An EU project has been ongoing to modernise VAT. Remarkably the UK has remained involved despite Brexit. Indeed, HMRC is claimed to be a driver to help stamp out fraud costing an estimated £56bn a year across the EU.
And even more remarkably, HMRC tells us that the modernised VAT system will be implemented across EU member states, and the UK whether it is in or out of the EU, from 1 January 2021. Yes, be clear, the UK’s intention is to take its lead on VAT from the EU irrespective of what our politicians are telling us. That would also indicate that the European Court of Justice would remain the highest court for VAT following Brexit. I bet you didn’t read that in the Daily Mail!
My personal view is that this is just common sense. The EU will, hopefully, remain our largest trading partner and having a parallel VAT system is far more sensible than divergent VAT systems. It is just a pity the UK won’t be able to directly influence the development of VAT once we leave the EU – this seems to commit us to VAT rules agreed by the EU27 (the dreaded “vassal state” option).

GDPR – New engagement letters

Yes, I’m sick of it and it has cost us a fortune in time as well as cash costs, just like you.
We are GDPR compliant. We have amended our client management system to include a record to prove that we are compliant.
However, because the standard draft professional engagement letters were updated and published by the accounting and tax bodies just a few weeks ago, we will be reissuing all of our engagement letters. I know that this will be as much of an annoyance for you as it is for us, but our hands are tied.
We will also amend our rates effective from 1 July 2018. This will involve dropping some fee bands which are rarely used, and also involve our first increase in some hourly rates since 2006. No, that is not a typo. Our costs have increased by over 25% since then and we can hold our rates no longer. I’m afraid the latest set of compliance costs was the straw that broke the camel’s back.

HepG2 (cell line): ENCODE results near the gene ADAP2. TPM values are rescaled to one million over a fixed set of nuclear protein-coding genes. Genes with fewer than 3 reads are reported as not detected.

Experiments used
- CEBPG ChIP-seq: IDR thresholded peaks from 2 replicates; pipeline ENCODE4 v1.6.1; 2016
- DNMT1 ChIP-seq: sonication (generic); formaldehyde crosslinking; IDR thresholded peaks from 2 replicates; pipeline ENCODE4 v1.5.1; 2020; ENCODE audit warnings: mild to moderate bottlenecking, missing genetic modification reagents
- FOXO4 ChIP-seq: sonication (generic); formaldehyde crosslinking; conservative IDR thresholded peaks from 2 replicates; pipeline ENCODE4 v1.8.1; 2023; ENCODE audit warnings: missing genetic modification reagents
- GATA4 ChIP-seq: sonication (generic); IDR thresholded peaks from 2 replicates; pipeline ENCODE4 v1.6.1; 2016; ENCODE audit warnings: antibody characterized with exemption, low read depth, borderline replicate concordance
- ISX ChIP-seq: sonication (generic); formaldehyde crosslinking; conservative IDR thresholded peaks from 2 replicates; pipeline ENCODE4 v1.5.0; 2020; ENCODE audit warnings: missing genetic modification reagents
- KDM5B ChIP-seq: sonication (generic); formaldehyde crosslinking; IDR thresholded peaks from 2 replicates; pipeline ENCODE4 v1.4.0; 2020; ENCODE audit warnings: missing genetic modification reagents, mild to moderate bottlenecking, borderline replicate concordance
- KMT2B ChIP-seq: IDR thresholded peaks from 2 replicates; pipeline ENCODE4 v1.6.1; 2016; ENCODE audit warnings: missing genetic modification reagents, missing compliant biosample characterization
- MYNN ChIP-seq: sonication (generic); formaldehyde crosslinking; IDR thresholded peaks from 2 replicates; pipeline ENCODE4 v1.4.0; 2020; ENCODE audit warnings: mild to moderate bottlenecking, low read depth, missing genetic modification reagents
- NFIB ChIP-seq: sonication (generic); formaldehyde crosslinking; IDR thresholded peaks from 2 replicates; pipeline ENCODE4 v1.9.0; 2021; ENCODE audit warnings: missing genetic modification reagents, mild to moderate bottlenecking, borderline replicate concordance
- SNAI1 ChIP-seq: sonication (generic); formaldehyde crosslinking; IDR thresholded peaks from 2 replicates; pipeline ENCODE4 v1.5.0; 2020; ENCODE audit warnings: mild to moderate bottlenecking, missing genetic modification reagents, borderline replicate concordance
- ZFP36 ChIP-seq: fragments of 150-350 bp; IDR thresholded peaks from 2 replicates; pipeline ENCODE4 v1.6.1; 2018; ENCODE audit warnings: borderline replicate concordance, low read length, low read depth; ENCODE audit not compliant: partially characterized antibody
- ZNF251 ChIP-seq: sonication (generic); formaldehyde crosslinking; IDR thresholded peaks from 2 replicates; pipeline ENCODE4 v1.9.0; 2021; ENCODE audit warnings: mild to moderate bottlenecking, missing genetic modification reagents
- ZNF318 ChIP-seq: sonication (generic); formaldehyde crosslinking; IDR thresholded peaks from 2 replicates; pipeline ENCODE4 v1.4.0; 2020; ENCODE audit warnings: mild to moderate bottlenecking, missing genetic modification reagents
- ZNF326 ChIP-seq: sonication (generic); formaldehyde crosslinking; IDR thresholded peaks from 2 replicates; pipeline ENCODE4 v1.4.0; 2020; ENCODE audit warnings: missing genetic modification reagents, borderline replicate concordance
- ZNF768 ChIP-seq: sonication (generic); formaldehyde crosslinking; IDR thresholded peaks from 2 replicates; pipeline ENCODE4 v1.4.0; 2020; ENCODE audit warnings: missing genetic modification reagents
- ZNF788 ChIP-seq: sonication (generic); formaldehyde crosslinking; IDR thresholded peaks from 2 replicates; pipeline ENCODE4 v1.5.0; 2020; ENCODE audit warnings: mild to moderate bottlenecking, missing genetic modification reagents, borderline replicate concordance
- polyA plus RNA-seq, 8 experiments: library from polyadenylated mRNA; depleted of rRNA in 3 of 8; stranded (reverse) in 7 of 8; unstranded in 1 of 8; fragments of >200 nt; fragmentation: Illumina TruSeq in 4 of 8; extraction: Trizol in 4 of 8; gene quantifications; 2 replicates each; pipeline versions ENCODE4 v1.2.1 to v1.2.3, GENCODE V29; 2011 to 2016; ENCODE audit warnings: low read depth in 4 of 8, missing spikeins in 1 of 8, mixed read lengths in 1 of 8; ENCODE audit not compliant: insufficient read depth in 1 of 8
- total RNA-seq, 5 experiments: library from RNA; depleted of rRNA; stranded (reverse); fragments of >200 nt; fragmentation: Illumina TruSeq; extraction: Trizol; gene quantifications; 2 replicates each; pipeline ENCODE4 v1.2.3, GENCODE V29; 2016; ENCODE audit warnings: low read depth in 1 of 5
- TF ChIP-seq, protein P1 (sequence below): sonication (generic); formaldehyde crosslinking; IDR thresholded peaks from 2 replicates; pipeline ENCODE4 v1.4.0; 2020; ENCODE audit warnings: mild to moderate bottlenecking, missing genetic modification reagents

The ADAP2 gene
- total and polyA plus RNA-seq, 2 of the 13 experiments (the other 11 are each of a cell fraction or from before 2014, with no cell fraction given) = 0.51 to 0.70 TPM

MTD for VAT

We are compliant and will be ready to go on 1 April 2019.
We are Xero partners and will use the package for all of our VAT clients, both UK and overseas. We chose this route for a number of reasons, but the key one was that we know MTD will follow for personal tax and corporate tax, so we will also be ready for those changes (no double dip of compliance costs in this respect for us!).

Trust and Service Company Providers (“TCSP”)

Through the Chartered Institute of Taxation, we have been registered for the TCSP legislation. We have also amended our accounting software, so we can maintain and provide when we receive an enquiry, a list of our clients for whom we provide these services.
However, given the loose wording of the measure, we have made enquiries of the CIOT as to whether TCSP clients include: –

  • clients where we act as UK VAT Agent. We think this is likely to be the case
  • clients where we act as tax representative. We think that this is likely to be the case
  • clients where we are a 64-8 agent with HMRC – we do not believe that this will be the case as the principle address for the client will be the client’s address
  • clients where we are the representative within the Tribunal. We think not as, despite Tribunal correspondence being addressed to us.

We have also enquired whether someone undertaking such roles, but who is not UK based can be registered under TCSP in the UK. At present it seems not almost certainly because they cannot pass the “fit and proper” test within the legislation based on what has been published so far. If we are correct in this, it would seem to prevent, for example, agents in other countries, including other EU member states, from taking any of these roles.